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She was barred from doing so by Section 3 of DOMA (codified at 1 U. The Internal Revenue Service found that the exemption did not apply to same-sex marriages, denied Windsor's claim, and compelled her to pay 3,053 in estate taxes. Perry—a case related to California's constitutional amendment initiative barring same-sex marriage.On November 9, 2010, Windsor sued the federal government in the U. District Court for the Southern District of New York, seeking a refund because DOMA singled out legally married same-sex couples for "differential treatment compared to other similarly situated couples without justification." On February 23, 2011, U. Attorney General Eric Holder announced that the Department of Justice would not defend the constitutionality of Section 3 in Windsor. Supreme Court to review the decision, and the Court issued a writ of certiorari in December 2012. The decision effectively allowed same-sex marriages in that state to resume after the court ruled that the proponents of the initiative lacked Article III standing to appeal in federal court based on its established interpretation of the case or controversy clause.On April 18, 2011, Paul Clement, representing the Bipartisan Legal Advisory Group (BLAG), intervened to defend the law. Jones ruled that Section 3 of DOMA was unconstitutional under the due process guarantees of the Fifth Amendment affirmed the district court's judgment on October 18, 2012. After Spyer's death in 2009, Windsor was required to pay 3,053 in federal estate taxes on her inheritance of her wife's estate.Had federal law recognized the validity of their marriage, Windsor would have qualified for an unlimited spousal deduction and paid no federal estate taxes.The Department of Justice did not oppose the motion.New York Attorney General Eric Schneiderman filed a brief supporting Windsor's claim on July 26, 2011, arguing that DOMA Section 3 could not survive the scrutiny used for classifications based on sex and constitutes "an intrusion on the power of the state to define marriage." On June 6, 2012, Judge Barbara S.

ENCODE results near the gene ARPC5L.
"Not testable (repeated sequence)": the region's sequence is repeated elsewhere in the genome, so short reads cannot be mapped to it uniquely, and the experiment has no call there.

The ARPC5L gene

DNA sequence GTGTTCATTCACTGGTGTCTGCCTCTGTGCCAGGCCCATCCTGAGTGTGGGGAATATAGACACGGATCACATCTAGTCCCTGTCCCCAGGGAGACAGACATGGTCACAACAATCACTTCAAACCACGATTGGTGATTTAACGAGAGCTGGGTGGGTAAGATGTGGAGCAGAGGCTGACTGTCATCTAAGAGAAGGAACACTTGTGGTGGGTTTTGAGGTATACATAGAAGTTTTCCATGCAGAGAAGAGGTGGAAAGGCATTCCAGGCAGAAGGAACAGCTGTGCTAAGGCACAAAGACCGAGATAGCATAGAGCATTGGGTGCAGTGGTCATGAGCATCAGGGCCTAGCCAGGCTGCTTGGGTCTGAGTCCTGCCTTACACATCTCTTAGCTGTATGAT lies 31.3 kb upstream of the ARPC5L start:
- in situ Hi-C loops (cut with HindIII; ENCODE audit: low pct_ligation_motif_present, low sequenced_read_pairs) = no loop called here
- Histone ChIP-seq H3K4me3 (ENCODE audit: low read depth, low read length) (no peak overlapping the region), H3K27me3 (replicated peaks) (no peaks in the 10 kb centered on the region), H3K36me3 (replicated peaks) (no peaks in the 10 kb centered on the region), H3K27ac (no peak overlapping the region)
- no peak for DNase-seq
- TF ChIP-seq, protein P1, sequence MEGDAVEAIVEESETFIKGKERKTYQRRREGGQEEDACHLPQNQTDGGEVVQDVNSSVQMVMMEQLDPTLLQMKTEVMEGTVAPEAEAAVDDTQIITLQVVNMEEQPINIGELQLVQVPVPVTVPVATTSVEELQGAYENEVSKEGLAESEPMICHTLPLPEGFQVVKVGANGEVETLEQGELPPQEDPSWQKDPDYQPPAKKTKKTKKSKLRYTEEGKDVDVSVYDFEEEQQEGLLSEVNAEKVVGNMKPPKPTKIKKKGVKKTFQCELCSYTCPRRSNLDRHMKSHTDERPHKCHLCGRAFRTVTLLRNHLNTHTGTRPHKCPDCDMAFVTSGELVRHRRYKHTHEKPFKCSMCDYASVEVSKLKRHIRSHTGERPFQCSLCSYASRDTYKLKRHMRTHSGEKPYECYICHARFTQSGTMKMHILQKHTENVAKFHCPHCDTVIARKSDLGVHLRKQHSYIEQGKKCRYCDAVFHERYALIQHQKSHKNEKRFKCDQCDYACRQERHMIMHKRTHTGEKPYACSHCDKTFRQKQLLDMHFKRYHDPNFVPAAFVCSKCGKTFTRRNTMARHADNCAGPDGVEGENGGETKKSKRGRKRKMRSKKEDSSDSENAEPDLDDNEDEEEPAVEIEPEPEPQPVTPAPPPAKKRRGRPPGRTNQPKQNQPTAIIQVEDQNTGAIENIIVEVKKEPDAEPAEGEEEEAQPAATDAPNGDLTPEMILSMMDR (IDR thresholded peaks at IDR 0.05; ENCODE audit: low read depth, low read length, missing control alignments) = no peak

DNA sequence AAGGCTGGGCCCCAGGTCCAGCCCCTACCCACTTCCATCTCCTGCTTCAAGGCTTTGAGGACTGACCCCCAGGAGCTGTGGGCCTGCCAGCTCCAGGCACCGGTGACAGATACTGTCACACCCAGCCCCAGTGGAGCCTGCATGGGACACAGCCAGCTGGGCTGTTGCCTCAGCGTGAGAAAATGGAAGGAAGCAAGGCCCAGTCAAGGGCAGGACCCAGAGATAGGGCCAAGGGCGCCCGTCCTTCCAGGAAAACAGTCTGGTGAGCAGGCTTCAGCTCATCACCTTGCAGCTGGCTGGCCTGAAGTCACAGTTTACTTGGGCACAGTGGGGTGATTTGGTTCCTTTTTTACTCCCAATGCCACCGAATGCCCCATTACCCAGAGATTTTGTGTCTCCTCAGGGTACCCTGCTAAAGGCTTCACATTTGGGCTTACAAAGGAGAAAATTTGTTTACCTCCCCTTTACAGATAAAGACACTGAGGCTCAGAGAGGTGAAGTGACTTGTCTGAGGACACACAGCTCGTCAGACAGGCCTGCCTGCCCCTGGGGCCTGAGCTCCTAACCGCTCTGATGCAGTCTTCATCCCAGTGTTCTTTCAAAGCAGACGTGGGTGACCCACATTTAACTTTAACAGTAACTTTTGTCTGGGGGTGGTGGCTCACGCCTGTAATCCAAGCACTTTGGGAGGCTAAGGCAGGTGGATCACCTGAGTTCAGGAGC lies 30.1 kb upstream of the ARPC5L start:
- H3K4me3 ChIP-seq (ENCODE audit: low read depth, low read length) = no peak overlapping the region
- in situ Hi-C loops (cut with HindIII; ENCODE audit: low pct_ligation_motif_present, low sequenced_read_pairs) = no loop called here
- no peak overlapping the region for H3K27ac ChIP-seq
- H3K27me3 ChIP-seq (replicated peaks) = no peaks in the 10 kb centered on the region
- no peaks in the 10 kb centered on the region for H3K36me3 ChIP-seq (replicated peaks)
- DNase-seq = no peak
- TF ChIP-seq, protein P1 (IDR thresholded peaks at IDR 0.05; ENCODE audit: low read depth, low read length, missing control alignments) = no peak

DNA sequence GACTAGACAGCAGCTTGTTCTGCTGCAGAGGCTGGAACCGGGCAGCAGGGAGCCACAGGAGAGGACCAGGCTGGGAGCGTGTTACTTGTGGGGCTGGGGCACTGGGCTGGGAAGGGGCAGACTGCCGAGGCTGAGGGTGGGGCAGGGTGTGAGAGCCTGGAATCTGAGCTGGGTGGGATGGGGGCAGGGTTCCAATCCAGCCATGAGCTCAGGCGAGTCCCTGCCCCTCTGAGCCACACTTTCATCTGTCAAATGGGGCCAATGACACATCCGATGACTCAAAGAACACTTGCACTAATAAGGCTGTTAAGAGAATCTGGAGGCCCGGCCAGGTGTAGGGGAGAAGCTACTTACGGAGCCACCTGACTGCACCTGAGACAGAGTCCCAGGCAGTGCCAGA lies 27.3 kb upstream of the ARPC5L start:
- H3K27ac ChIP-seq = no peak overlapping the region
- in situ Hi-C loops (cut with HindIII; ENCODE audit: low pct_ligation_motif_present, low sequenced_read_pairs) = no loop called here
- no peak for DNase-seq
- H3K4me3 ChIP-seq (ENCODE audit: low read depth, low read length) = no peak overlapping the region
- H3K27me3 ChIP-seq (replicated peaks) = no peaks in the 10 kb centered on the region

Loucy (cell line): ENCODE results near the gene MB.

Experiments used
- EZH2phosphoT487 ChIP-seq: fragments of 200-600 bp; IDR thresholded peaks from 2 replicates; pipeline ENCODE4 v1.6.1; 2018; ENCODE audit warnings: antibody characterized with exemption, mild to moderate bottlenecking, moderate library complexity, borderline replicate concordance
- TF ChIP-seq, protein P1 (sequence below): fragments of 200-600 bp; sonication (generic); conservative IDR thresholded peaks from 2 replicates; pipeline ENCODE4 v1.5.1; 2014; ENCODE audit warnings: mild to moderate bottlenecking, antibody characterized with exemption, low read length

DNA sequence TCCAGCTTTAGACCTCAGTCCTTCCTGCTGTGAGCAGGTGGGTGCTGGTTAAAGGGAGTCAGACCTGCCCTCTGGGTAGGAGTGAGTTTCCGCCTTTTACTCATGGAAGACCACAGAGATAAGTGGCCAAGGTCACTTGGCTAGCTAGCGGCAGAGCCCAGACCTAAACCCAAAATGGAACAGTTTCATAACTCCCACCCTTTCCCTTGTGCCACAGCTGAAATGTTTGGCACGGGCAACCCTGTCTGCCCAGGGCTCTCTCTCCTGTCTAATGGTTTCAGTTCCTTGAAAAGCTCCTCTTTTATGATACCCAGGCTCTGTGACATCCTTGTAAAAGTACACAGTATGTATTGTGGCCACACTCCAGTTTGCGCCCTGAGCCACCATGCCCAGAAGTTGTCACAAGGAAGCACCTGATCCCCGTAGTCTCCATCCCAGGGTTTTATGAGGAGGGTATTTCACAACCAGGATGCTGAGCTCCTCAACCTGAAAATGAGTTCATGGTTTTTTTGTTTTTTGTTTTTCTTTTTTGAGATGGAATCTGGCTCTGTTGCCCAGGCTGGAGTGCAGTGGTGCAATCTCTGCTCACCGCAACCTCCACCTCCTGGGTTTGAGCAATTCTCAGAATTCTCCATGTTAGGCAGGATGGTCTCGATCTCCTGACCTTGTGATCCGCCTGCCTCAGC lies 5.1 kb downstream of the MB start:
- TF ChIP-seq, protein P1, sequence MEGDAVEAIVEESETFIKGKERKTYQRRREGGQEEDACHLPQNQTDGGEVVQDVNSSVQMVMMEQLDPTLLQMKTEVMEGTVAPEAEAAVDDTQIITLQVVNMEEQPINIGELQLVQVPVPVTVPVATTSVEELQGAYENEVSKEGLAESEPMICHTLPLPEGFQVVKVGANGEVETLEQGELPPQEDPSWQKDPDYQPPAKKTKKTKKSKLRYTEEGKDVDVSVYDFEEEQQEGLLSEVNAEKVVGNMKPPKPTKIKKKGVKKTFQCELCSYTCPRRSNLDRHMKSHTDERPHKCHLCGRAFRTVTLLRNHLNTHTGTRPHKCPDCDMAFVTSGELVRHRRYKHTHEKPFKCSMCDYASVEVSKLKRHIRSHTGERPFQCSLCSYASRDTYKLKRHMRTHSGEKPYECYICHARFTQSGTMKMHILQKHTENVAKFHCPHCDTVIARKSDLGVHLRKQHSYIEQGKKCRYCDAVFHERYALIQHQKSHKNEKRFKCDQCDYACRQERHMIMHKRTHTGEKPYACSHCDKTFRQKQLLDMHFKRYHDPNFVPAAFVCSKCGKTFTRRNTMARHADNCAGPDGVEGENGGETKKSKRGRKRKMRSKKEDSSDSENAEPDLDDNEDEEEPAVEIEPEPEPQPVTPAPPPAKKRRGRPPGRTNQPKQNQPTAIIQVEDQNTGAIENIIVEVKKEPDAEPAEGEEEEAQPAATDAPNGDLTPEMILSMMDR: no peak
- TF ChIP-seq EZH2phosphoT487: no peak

On April 18, 2011, Paul Clement, representing the Bipartisan Legal Advisory Group of the House of Representatives (BLAG), filed a motion asking to be allowed to intervene in the suit "for the limited purpose of defending the constitutionality of Section III" of DOMA.

On February 23, 2011, Attorney General Eric Holder released a statement regarding two lawsuits challenging DOMA Section 3, Windsor and Pedersen v. He explained that the Department of Justice (DOJ) had previously defended Section 3 of DOMA in several other lawsuits in jurisdictions where precedents required the court to use the rational basis standard for reviewing laws concerning sexual orientation.

Since Windsor was filed in the jurisdiction of the Second Circuit Court of Appeals, which had no such precedent, the DOJ had identified the proper standard of review in such cases as the more demanding "heightened scrutiny".

Like the lower court, the Second Circuit held that the Spyer-Windsor marriage was valid under New York law, citing precedents on that question from several state appellate court decisions, two of which preceded Spyer's death. When New York adopted a law to permit same-sex marriage, it sought to eliminate inequality; but DOMA frustrates that objective through a system-wide enactment with no identified connection to any particular area of federal law.

On September 11, 2012, following Windsor's petition for certiorari before judgment and before the Second Circuit's ruling, the Department of Justice filed its own petition for certiorari before judgment with the Supreme Court. DOMA writes inequality into the entire United States Code.

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